Exercising First Amendment right will cost $50 per hour per Capitol Police officer
December 2, 2011
Wisconsin governor Scott Walker is making it the official policy in the state to encourage demonstrators to pay a fee in advance of any protest event, as well as applying for a permit.
The Milwaukee Journal Sentinel reports that protesters will be expected to pay a fee of $50 per hour, per every extra Capitol Police officer that is required to properly police the event.
Walker administration officials contend the policy, which will be phased in before the year end, merely clarifies existing rules regarding protest.
The Sentinel notes:
State law already says public officials may issue permits for the use of state facilities, and applicants “shall be liable to the state… for any expense arising out of any such use and for such sum as the managing authority may charge for such use.”
The policy also states that police could require an advance payment in order to secure a permit to protest, and could also require liability insurance or a bond.
Inside the Capitol, groups of more than four will be required to apply for a permit at least 72 hours before any protest. Outside the Capitol, the rules extend to protests of 100 people or more. Any damage or cleanup costs could also be charged to protest organisers, under the rules.
“I’m a little skeptical about charging people to express their First Amendment opinion,” law professor Edward Fallone told reporters. “You can’t really put a price tag on the First Amendment.”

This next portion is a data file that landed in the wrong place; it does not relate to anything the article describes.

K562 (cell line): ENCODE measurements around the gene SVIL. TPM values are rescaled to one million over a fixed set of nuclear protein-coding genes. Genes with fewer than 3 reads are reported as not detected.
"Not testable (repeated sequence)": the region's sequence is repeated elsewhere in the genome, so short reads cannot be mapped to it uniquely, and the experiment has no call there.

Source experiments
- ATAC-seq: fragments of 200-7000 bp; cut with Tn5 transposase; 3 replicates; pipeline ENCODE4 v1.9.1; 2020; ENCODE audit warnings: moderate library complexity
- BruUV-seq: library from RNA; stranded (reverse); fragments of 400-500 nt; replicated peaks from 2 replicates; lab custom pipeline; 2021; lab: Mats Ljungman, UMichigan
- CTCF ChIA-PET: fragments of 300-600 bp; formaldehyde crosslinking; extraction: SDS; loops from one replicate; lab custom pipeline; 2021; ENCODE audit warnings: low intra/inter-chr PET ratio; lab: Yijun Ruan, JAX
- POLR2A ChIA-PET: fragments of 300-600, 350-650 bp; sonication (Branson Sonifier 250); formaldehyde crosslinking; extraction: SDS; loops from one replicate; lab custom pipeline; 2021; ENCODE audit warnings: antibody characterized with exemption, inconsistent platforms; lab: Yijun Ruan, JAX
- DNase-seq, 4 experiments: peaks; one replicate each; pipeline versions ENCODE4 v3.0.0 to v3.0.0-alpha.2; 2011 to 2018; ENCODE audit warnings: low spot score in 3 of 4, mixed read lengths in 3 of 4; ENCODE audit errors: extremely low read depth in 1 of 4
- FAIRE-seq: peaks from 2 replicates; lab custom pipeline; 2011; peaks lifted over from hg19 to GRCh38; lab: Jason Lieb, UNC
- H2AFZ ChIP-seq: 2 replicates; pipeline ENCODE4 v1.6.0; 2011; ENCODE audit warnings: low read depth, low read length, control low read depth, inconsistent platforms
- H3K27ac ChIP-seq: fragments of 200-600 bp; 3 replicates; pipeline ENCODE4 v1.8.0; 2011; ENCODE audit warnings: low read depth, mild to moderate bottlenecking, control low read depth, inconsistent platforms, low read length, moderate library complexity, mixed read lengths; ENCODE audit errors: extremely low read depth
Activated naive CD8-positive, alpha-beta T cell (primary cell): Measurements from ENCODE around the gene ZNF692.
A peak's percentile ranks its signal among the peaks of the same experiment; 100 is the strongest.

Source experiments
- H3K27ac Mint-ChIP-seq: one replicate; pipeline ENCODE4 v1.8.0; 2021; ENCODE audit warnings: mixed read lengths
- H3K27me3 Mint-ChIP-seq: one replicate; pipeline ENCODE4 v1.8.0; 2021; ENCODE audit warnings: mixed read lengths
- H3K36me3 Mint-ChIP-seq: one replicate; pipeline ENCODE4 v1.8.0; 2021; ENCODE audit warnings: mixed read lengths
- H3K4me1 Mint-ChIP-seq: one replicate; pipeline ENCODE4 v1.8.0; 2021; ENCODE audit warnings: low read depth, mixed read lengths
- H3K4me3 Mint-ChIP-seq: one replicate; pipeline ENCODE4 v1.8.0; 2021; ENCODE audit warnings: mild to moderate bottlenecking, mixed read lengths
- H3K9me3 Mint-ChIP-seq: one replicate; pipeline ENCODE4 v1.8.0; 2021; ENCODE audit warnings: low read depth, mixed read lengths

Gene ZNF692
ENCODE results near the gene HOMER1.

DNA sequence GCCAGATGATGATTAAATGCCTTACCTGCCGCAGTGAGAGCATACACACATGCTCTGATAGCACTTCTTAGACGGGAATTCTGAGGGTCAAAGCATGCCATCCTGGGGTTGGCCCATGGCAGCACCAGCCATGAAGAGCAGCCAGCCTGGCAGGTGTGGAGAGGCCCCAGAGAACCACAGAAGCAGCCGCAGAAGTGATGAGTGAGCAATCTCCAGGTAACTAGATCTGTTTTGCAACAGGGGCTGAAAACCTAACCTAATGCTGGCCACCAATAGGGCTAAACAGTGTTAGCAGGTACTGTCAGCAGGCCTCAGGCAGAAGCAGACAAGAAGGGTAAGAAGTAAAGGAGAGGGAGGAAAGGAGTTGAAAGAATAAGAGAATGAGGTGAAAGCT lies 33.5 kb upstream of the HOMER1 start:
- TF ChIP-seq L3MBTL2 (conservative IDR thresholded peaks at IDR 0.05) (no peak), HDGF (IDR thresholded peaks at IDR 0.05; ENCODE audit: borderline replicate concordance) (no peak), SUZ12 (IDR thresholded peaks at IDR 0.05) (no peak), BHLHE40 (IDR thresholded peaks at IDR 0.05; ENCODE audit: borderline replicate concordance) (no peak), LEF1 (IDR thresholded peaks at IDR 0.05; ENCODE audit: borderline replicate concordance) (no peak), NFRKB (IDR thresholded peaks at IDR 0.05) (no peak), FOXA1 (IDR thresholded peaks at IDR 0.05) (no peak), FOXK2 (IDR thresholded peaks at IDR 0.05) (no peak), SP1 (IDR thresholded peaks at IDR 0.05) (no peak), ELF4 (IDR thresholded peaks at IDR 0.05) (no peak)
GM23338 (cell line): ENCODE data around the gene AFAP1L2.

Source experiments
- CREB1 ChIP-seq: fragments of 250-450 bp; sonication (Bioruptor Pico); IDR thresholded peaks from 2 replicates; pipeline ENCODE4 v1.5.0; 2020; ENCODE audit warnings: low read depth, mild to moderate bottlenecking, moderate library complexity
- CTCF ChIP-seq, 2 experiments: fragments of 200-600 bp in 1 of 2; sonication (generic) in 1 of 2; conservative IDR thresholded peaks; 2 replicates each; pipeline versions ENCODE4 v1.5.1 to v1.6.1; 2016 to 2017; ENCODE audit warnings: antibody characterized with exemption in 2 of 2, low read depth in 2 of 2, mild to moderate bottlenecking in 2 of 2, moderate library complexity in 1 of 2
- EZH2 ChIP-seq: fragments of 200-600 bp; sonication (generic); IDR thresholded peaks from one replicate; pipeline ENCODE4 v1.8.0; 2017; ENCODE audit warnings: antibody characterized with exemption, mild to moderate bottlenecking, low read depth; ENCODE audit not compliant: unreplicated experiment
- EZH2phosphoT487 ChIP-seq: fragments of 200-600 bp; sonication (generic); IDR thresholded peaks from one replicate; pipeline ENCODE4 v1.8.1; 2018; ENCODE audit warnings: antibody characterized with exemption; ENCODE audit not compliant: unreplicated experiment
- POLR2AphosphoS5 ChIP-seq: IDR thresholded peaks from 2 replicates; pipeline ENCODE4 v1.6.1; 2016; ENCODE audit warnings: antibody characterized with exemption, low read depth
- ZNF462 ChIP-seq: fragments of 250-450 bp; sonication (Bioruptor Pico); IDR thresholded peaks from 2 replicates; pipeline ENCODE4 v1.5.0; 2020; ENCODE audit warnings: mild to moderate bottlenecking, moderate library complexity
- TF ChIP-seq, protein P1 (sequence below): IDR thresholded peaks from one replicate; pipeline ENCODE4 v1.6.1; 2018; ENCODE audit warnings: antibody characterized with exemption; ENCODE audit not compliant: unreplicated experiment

The Wisconsin Department of Administration contends that the policy still allows for “spontaneous events… precipitated by unforeseen events.”
Click here to read the complete policy.
- A d v e r t i s e m e n t
The move follows large scale protests in Wisconsin in the spring, led by public employees and unions demonstrating against the Republican-led government’s move to curtail collective bargaining rights and increase the costs of healthcare and pensions.
During the protests, which attracted around 100, 000 people, the Walker administration all but shut down the Capitol by restricting access for protesters.
It also emerged at the time that Walker had considered employing “troublemakers” to infiltrate and discredit the protests, prompting demands for clarification from the Mayor and the police chief of Madison.
Walker made the comments in what he believed was a private telephone conversation with billionaire philanthropist David Koch, a deep-pocketed political ally of Walker. In reality the caller was a reporter from the Buffalo Beast, who recorded the entire conversation.
Steve Watson is the London based writer and editor for Alex Jones’ Infowars.net, and Prisonplanet.com. He has a Masters Degree in International Relations from the School of Politics at The University of Nottingham in England.